Quests for immortality and true love intertwine in the debut novel from poet Gillet (The Responsibility of Madness, 2011, etc.).
In 1211, when fever claims both his parents, orphaned teenager Aaron Sloopshire winds up at a secluded castle occupied by Layla, an alchemist, bomb maker, and master of disguise. After she hears the young lad’s story, she agrees to take him on as an apprentice. Over the next year, Aaron learns to read, write, and harness the power of alchemy until the king’s men arrive to reclaim Layla’s castle for the crown. She and Aaron flee to France, where they cross paths with 12-year-old Stephen, leader of the Children’s Crusade against the Arabs, and his stunning 15-year-old sister, Eunisia. A smitten Aaron decides to stay with the crusade, while Layla continues her pursuit of the Lost Stone of Eden, a relic that allegedly grants its possessor immortality. As a parting gift, she gives Aaron the tiny eggplant that she wears around her neck, which, thanks to a mysterious, 600-year-old charm, can communicate (often snarkily) with whomever wears it. Upon arriving in Algeria, most of the crusaders get sold into slavery; Aaron escapes and vows to find and rescue Eunisia, which finds him wandering the desert, rescuing a pair of fellow crusaders, and ultimately falling into the clutches of Hassan i Sabbah, who also seeks the Lost Stone of Eden and is determined to keep Layla off the stone’s trail. Gillet rounds out this book’s sprawling cast with one-armed knights, desert-dwelling monks, and murderous magicians; at times, the number of players gets so large that the novel nearly collapses. What keeps it afloat, however, is the author’s clear empathy for his leads and particularly the tiny eggplant, which evolves from a wisecracking goof to a character full of hopes, fears, and touching compassion for Aaron. Such three-dimensional players help anchor a story (and myriad subplots) that the author keeps moving at a fast, assured clip.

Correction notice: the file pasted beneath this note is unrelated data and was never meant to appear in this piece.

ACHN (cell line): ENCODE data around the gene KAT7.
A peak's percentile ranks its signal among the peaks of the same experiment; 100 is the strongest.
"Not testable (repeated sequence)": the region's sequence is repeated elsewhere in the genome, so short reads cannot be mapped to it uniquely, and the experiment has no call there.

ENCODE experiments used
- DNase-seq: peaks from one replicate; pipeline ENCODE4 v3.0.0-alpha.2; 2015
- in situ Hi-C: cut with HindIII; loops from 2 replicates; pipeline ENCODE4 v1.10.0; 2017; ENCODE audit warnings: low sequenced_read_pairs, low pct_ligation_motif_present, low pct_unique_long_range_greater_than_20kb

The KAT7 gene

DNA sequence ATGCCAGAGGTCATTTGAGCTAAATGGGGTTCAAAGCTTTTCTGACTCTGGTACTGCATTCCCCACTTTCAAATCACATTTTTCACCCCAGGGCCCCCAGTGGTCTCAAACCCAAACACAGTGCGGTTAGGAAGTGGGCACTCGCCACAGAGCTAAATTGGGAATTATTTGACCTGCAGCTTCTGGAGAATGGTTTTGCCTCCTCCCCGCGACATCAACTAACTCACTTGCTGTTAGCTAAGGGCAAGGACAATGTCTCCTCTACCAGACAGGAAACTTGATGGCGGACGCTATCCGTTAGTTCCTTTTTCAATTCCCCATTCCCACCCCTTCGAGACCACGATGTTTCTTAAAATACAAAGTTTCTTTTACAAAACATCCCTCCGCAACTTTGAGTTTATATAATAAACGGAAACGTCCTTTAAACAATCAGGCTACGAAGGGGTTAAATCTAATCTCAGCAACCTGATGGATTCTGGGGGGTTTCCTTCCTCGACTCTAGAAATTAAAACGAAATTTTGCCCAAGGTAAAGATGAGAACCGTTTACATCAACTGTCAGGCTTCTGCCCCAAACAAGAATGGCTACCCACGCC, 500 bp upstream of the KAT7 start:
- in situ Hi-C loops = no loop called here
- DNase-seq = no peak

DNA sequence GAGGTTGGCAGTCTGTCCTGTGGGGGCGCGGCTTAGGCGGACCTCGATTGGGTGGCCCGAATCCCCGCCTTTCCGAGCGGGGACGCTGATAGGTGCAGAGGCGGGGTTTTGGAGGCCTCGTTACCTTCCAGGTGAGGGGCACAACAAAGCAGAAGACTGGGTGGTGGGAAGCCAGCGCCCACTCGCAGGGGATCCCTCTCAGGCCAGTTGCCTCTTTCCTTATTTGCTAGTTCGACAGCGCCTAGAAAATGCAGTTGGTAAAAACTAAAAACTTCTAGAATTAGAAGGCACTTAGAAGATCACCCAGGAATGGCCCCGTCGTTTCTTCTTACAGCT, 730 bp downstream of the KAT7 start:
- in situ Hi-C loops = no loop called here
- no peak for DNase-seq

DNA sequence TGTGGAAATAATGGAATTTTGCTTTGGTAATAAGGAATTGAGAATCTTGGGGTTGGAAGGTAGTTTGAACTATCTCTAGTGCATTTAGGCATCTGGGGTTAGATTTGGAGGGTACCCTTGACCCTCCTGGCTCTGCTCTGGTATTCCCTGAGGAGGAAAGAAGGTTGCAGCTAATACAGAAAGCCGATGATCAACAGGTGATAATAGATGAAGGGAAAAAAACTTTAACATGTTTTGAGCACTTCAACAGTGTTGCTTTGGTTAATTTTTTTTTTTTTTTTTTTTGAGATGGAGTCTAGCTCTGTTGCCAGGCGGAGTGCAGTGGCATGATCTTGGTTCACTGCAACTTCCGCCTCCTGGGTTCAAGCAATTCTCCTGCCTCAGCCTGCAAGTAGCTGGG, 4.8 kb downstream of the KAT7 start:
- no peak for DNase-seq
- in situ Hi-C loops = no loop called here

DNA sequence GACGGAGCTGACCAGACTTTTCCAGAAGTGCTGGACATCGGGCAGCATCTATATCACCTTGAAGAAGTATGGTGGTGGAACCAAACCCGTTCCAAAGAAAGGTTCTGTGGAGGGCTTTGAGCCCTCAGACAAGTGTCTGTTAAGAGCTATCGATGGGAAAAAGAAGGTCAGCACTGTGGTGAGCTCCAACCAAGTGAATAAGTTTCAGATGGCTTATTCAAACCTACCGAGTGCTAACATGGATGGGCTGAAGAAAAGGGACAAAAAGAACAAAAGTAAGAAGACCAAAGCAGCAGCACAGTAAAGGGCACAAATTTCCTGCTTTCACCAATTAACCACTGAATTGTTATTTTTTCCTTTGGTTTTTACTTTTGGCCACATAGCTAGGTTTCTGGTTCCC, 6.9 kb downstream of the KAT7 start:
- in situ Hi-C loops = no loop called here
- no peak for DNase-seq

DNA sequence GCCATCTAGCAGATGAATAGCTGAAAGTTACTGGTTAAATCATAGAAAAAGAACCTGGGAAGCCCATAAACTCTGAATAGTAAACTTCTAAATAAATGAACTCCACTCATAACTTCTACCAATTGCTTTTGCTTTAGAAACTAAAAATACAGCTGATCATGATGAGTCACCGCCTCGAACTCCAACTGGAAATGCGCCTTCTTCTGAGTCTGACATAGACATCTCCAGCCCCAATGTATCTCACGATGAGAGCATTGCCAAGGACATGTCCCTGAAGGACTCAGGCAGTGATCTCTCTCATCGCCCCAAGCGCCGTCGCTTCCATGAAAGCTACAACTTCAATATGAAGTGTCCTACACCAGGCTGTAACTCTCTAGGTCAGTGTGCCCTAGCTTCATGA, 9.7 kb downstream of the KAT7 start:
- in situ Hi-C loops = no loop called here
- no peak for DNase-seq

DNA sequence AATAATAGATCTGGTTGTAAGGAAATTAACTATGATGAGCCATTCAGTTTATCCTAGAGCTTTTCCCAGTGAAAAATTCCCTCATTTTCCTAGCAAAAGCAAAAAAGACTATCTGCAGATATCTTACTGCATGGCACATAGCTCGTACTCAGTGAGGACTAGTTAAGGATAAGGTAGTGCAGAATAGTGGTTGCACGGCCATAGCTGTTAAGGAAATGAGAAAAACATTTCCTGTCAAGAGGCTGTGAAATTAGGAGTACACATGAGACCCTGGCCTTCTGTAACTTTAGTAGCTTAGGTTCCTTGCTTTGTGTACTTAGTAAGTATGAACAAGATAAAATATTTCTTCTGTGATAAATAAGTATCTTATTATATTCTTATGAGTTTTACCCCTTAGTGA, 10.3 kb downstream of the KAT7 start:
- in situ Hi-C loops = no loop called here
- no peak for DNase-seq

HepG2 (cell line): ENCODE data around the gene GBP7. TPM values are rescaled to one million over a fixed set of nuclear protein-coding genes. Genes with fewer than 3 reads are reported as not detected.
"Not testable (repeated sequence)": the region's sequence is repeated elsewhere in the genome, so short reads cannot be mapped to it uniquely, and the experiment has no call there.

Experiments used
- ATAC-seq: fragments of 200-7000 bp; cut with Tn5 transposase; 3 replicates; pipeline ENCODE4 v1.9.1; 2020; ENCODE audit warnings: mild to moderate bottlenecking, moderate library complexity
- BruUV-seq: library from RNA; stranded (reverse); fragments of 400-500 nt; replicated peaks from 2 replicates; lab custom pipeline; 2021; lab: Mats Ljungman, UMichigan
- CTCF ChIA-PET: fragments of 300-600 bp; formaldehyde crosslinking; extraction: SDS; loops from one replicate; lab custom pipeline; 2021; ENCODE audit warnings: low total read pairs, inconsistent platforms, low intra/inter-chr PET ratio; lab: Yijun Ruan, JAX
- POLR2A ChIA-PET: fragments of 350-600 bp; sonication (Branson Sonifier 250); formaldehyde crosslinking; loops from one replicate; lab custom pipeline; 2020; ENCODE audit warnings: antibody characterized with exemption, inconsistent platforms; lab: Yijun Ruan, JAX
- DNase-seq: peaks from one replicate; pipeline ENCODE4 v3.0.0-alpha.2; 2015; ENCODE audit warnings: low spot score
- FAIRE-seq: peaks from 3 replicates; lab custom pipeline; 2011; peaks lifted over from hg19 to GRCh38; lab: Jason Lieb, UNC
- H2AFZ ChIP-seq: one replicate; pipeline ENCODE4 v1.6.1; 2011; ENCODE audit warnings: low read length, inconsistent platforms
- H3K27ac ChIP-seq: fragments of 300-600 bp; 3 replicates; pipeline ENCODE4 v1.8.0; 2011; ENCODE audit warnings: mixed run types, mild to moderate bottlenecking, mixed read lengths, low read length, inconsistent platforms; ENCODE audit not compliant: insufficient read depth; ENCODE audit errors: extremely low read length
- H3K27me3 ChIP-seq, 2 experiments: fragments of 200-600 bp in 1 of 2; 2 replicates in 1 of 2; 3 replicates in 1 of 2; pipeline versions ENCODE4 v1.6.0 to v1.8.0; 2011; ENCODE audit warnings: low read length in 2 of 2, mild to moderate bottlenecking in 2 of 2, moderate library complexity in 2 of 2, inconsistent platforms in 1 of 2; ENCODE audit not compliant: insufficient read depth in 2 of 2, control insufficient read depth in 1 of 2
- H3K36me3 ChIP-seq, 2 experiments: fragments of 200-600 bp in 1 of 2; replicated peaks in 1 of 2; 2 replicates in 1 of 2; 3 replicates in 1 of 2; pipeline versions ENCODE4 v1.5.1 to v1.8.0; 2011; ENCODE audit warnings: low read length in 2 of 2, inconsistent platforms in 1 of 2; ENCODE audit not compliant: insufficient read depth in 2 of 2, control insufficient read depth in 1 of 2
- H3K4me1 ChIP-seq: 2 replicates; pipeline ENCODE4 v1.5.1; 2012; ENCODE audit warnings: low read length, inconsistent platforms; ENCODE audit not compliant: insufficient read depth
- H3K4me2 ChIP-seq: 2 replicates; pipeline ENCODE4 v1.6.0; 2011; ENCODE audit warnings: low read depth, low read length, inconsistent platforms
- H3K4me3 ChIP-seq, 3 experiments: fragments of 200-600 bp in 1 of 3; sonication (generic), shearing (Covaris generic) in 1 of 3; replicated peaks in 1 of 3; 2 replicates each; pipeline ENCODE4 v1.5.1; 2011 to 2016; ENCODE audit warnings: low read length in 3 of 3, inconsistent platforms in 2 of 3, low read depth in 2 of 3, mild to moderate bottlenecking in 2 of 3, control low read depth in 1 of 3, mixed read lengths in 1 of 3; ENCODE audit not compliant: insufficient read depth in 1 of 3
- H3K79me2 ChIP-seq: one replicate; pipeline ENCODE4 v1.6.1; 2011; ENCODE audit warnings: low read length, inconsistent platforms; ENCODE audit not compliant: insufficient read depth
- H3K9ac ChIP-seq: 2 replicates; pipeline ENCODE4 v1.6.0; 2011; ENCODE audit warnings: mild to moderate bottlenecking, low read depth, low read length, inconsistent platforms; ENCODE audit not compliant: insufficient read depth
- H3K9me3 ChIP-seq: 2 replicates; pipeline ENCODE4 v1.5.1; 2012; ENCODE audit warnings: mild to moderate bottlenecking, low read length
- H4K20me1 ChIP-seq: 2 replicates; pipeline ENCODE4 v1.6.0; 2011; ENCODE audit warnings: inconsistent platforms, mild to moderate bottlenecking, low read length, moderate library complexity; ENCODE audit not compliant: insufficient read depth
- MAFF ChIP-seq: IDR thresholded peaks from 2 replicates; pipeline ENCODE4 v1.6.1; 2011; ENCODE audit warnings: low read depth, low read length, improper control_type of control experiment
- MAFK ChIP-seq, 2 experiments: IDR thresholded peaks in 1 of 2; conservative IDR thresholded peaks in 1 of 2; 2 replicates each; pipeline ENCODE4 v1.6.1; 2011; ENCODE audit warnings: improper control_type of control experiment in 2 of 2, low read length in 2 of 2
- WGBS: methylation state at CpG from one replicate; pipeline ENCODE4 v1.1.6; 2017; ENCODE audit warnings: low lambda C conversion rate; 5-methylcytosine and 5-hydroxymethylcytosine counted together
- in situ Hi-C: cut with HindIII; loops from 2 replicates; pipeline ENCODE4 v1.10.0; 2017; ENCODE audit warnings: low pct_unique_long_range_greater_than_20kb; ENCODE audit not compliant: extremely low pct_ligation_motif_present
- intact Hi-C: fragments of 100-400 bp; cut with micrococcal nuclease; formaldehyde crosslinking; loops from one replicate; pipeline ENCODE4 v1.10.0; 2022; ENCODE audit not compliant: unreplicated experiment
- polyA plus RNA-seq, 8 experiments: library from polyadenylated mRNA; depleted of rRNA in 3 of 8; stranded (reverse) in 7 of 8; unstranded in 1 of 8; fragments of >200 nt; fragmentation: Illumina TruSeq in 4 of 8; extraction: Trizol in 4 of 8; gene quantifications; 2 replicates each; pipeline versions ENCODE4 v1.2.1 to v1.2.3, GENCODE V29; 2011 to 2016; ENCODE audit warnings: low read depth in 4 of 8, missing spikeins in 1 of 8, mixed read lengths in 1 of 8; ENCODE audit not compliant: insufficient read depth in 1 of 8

An occasionally overstuffed but surprisingly touching medieval yarn.